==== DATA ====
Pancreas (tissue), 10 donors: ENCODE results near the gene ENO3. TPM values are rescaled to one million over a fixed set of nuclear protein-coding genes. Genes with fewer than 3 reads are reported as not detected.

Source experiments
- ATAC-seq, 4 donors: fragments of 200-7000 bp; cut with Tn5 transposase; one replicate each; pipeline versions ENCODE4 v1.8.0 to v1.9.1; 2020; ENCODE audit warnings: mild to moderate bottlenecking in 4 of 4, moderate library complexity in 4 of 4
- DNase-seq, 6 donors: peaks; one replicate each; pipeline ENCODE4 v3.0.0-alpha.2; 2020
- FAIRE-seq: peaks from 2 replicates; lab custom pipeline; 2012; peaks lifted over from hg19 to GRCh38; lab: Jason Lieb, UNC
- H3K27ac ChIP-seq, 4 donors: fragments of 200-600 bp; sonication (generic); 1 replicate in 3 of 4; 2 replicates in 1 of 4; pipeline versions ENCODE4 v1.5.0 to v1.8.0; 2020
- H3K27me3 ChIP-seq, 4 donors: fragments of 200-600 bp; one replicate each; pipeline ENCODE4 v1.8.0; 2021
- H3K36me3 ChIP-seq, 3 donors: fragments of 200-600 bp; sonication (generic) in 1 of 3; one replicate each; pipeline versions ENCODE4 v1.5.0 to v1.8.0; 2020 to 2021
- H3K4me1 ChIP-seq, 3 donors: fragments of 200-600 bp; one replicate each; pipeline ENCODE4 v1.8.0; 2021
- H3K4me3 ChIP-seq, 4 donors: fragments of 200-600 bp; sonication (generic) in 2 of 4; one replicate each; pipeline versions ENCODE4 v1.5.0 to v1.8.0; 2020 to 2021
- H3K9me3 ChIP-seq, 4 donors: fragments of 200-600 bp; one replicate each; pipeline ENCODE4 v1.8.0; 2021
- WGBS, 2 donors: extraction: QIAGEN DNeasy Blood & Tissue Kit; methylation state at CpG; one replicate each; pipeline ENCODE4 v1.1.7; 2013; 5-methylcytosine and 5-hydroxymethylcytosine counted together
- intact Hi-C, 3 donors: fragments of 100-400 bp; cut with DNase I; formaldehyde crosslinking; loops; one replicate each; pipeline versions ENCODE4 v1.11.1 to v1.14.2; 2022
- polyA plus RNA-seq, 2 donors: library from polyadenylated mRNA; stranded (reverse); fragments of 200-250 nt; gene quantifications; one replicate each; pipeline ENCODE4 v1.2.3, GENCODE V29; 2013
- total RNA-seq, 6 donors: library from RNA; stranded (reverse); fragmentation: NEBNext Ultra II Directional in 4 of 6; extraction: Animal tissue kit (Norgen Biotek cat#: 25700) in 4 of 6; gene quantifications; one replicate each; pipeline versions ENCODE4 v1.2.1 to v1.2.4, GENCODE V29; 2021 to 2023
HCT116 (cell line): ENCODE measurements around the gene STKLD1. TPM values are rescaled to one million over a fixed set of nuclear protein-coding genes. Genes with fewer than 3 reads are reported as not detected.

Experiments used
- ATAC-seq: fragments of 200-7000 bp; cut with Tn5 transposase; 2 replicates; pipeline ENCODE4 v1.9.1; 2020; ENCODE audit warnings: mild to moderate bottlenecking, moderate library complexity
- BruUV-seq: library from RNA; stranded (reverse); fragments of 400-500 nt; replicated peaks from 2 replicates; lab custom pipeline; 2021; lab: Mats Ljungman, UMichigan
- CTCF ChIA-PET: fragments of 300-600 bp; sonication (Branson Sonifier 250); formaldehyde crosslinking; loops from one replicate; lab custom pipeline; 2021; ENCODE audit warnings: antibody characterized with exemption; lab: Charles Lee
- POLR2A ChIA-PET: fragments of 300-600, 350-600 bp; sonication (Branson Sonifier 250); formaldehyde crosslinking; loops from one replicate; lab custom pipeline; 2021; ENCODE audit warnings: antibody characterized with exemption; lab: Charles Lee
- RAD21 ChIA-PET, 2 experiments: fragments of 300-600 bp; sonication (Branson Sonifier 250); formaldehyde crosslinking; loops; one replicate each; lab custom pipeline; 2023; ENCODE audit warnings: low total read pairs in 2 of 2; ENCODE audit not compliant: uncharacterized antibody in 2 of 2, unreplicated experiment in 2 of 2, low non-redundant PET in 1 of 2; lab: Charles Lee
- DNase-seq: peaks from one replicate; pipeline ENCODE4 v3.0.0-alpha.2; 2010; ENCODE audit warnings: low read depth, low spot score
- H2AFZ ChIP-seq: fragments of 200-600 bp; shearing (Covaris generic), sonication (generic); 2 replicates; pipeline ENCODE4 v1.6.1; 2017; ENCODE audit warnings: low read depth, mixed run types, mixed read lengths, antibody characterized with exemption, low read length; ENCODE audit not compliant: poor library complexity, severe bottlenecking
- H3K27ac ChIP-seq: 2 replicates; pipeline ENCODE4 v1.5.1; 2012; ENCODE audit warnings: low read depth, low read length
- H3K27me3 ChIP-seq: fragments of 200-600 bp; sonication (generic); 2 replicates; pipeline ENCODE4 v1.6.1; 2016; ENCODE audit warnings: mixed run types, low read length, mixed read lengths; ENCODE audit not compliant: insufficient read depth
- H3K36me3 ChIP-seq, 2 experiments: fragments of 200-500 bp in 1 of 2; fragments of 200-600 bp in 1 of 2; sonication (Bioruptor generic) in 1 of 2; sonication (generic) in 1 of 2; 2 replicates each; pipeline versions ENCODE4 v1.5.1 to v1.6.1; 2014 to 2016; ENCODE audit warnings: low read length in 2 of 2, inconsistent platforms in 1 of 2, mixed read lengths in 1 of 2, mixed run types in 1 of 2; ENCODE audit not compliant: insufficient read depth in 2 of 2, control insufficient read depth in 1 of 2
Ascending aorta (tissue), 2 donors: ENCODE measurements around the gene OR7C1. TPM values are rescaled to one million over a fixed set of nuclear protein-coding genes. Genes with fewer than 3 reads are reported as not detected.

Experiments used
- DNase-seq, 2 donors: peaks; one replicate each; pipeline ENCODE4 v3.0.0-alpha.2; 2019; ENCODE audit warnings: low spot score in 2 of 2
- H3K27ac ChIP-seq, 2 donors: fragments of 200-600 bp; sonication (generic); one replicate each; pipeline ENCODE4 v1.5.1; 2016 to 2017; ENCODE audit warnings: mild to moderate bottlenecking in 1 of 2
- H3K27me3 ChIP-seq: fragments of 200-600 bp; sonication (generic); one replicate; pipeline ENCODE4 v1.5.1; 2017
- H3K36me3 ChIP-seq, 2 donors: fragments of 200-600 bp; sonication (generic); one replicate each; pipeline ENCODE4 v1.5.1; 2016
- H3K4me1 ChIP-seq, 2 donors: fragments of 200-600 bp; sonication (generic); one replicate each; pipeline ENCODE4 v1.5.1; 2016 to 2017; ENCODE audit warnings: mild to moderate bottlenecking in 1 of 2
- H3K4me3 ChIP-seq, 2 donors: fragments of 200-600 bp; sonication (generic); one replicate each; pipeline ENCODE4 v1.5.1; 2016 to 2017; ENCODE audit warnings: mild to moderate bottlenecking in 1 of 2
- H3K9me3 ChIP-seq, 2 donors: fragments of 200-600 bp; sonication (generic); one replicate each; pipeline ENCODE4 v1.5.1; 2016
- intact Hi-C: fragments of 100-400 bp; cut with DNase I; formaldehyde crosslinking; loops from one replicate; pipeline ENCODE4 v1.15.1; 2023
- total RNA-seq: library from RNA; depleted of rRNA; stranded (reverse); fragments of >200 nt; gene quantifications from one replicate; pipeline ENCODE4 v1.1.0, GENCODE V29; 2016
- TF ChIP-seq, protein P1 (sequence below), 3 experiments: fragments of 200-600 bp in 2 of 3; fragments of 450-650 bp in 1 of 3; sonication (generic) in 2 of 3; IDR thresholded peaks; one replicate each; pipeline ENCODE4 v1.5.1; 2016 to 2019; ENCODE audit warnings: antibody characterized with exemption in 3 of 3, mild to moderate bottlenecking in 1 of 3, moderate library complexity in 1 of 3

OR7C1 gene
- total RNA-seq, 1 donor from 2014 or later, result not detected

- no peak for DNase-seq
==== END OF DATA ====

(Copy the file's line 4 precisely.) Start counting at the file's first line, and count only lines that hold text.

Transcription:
- DNase-seq, 6 donors: peaks; one replicate each; pipeline ENCODE4 v3.0.0-alpha.2; 2020